Olbermann on Bill Moyers Journal Friday Night

Via: Truthout

PBS Airtime: Friday, December 14, 2007, at 9 p.m. EDT on PBS
(check local listings)

Bill Moyers talks about media and the events of the week with MSNBC’s popular and provocative Keith Olbermann.

What’s on Keith Olbermann’s mind about the media? This week, as Rupert Murdoch takes over The Wall Street Journal and as the FCC is about to allow more newspapers to expand into the broadcast business, Bill Moyers Journal continues its reporting on media consolidation and gets insight from MSNBC’s popular and provocative Keith Olbermann. The broadcast includes a report on the debate around relaxing ownership rules and looks at the real-world implications of increasing cross-ownership of newspapers and broadcast outlets in the same markets. Also on the program, Dr. Ron Walters, director of the African American Leadership Center at the University of Maryland, on how race is playing out in the campaign.

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6 thoughts on “Olbermann on Bill Moyers Journal Friday Night

  1. Woo-hoo! Yay, Keith! Too bad Wayne and I will be out Friday night. We’re going to the local Dem’s holiday/victory celebration party, and our rep is supposed to attend. Hopefully, it’ll be rebroadcast so we can catch it.

  2. Also on the program, Dr. Ron Walters, director of the African American Leadership Center at the University of Maryland, on how race is playing out in the campaign.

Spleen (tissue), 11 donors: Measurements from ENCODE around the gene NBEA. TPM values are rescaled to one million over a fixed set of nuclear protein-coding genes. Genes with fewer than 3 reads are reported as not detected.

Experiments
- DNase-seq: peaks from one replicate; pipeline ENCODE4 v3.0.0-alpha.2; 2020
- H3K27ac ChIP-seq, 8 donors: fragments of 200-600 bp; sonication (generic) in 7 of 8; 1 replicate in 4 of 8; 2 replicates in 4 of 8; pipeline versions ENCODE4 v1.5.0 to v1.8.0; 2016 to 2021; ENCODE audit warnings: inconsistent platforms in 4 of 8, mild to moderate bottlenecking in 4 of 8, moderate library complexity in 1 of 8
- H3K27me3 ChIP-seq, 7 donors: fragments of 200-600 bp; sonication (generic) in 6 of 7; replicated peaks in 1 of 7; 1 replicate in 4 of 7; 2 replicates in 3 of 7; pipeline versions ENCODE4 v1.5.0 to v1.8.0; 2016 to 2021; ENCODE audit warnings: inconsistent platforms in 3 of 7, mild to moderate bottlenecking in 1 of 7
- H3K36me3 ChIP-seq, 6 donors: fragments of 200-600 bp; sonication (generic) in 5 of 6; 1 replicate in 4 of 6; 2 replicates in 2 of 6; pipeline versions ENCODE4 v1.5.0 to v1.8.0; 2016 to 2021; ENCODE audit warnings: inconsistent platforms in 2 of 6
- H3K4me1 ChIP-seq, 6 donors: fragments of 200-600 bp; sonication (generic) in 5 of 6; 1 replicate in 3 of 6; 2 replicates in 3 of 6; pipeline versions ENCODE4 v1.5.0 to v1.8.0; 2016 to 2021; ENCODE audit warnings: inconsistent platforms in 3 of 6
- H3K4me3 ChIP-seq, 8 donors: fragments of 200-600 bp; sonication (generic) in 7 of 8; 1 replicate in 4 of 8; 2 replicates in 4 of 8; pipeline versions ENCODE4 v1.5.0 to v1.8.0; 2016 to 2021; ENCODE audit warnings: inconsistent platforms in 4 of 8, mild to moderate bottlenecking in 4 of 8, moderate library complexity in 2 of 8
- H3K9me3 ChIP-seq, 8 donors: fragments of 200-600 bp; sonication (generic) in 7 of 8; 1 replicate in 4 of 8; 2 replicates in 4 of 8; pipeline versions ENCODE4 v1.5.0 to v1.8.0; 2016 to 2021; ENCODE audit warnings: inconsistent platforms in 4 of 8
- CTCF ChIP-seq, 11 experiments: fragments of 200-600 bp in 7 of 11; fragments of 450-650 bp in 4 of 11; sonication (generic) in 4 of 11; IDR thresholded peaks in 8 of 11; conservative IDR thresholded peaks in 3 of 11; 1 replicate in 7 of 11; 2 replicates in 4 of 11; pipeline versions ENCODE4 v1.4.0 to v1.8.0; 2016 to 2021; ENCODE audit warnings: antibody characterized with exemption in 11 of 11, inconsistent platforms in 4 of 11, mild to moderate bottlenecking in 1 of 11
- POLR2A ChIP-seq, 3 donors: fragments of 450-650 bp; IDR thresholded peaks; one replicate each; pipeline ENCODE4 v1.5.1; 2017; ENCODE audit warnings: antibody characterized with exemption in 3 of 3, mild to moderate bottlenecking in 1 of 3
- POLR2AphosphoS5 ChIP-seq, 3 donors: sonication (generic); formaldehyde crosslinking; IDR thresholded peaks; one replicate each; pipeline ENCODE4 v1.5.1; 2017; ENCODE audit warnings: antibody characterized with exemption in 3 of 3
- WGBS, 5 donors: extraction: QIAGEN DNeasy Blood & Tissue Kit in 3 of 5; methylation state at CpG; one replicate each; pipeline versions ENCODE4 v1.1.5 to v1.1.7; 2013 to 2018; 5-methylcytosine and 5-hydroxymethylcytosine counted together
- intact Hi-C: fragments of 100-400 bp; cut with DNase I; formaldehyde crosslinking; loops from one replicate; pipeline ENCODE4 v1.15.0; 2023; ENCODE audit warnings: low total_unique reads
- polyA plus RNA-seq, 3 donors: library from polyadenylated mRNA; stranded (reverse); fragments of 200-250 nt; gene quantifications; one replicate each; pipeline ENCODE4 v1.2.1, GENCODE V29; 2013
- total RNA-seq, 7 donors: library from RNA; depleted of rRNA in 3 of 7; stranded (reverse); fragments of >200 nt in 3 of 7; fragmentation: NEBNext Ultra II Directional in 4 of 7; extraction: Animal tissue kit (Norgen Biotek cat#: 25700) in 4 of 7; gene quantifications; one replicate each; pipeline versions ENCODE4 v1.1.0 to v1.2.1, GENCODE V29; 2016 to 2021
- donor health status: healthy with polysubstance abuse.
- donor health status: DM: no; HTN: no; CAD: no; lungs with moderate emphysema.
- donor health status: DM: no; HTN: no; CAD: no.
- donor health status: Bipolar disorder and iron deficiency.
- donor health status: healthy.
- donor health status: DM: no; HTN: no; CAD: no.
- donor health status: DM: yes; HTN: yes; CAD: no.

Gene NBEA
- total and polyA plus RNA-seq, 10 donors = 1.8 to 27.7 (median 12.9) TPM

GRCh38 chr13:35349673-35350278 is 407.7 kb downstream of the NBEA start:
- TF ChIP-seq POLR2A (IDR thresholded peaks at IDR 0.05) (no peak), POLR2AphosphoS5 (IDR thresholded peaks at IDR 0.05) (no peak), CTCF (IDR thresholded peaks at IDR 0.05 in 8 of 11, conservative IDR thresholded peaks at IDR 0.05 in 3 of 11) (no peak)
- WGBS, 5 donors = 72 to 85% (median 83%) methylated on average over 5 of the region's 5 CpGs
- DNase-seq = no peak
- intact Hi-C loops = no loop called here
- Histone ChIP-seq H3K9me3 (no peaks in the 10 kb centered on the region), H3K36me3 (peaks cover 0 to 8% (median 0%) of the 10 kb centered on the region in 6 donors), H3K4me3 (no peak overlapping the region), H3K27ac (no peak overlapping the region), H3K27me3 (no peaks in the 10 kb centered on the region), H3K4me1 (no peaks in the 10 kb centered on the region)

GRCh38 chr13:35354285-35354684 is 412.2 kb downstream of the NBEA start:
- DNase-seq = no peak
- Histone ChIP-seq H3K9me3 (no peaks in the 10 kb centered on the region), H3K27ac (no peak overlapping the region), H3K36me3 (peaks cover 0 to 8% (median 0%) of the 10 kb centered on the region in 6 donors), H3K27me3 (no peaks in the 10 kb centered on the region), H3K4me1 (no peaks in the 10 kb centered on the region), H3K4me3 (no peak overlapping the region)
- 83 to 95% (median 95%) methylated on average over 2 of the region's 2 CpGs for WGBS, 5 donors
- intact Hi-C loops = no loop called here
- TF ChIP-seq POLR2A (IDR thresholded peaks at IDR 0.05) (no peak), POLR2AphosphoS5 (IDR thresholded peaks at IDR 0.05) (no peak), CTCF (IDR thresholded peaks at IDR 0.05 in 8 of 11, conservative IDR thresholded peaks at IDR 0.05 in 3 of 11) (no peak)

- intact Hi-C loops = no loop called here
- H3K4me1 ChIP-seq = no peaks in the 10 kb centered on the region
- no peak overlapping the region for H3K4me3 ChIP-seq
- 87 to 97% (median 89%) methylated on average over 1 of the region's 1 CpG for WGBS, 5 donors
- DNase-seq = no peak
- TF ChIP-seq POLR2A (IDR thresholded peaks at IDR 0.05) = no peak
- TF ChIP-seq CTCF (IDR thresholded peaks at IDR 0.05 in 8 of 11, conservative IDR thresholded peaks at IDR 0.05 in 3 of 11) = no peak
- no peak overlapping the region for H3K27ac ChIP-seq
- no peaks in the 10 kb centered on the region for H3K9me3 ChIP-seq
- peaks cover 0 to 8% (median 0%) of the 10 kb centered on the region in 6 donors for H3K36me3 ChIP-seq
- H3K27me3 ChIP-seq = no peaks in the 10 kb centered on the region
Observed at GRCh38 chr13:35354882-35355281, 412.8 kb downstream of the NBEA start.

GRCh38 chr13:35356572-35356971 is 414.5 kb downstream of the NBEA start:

It shouldn’t be a factor at all. Humans are humans, regardless of the color of their skin. To encourage people to think of race as any kind of significant factor is to encourage us to divide ourselves along meaningless lines. We don’t need to be dividing ourselves, we need to be uniting, instead. Barack Obama’s racial heritage is of absolutely no consequence, and shouldn’t matter to any of us. He should be judged by the exact same criteria that every other candidate is. Does it matter how “black” he is? No, no more than it matters how “white” John Edwards is. People are still people, and no one, black or white, should be bringing anyone’s race into the picture.

    I have never felt comfortable with the idea of people thinking that only someone who looks like them could represent their views. To think this is to think that no white person could ever represent a black constituent in Congress. This is nonsense. People are people. Just because I happen to be white (through no fault or planning of my own), it does not mean that I couldn’t represent people in my district who are not white. I couldn’t care less what their skin color is because to me, all humans are the same.

  3. Cool. Sometimes I wish I had teevee. -Z

    I have a teevee. It, darkly, is just there, wont sit, beg, rollover or bark at the mailman. Pretty useless, even more so when turned on. I was thinking about removing the tube and inserting an aquarium, or maybe some plastic plants. =)

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